Article

Menstrual dysfunction prior to onset of psychiatric illness is reported more commonly by women with bipolar disorder than by women with unipolar depression and healthy controls.

Perinatal and Reproductive Psychiatry Clinical Research Program, Massachusetts General Hospital, Harvard Medical School, Boston, MA 02114, USA.
The Journal of Clinical Psychiatry (Impact Factor: 5.14). 02/2006; 67(2):297-304. DOI: 10.4088/JCP.v67n0218
Source: PubMed

ABSTRACT Preliminary reports suggest that menstrual cycle irregularities occur more commonly in women with bipolar disorder and unipolar depression than in the general population. However, it is not always clear whether such abnormalities, reflecting disruption of the hypothalamic-pituitary-gonadal (HPG) axis, are caused by psychotropic treatments or associated with the disorder per se.
The prevalence of early-onset (within the first 5 postmenarchal years) menstrual cycle dysfunction (menstrual cycle length unpredictable within 10 days or menstrual cycle length<25 days or >35 days) occurring before onset of psychiatric illness was compared between subjects with DSM-IV bipolar disorder participating in the Systematic Treatment Enhancement Program for Bipolar Disorder (STEP-BD) and subjects with DSM-IV unipolar depression or no psychiatric illness participating in the Harvard Study of Moods and Cycles. Data from the Harvard Study of Moods and Cycles were gathered from September 1995 to September 1997, and data from STEP-BD were gathered from November 1999 to May 2001.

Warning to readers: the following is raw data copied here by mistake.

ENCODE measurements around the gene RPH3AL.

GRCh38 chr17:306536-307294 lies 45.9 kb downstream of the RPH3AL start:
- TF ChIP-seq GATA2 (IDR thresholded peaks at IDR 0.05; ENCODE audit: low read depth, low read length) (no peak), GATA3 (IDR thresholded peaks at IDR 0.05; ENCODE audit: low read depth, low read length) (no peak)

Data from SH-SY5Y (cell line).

Early-onset menstrual cycle dysfunction was reported to have occurred in 101/295 women with bipolar disorder (34.2%), 60/245 women with depression (24.5%), and 134/619 healthy controls (21.7%). Women with bipolar disorder were more likely to have early-onset menstrual cycle dysfunction than healthy controls (chi2=16.58, p<.0001) and depressed women (chi2=6.08, p=.01), while depressed women were not more likely to have early-onset menstrual cycle dysfunction than healthy controls (chi2=0.81, p=.37).
Compared with healthy controls and women with unipolar depression, women with bipolar disorder retrospectively report early-onset menstrual dysfunction more commonly prior to onset of bipolar disorder. Future studies should evaluate potential abnormalities in the hypothalamic-pituitary-gonadal axis that are associated with bipolar disorder.

3 Followers
 · 
58 Views
  • Source
    [Show abstract] [Hide abstract]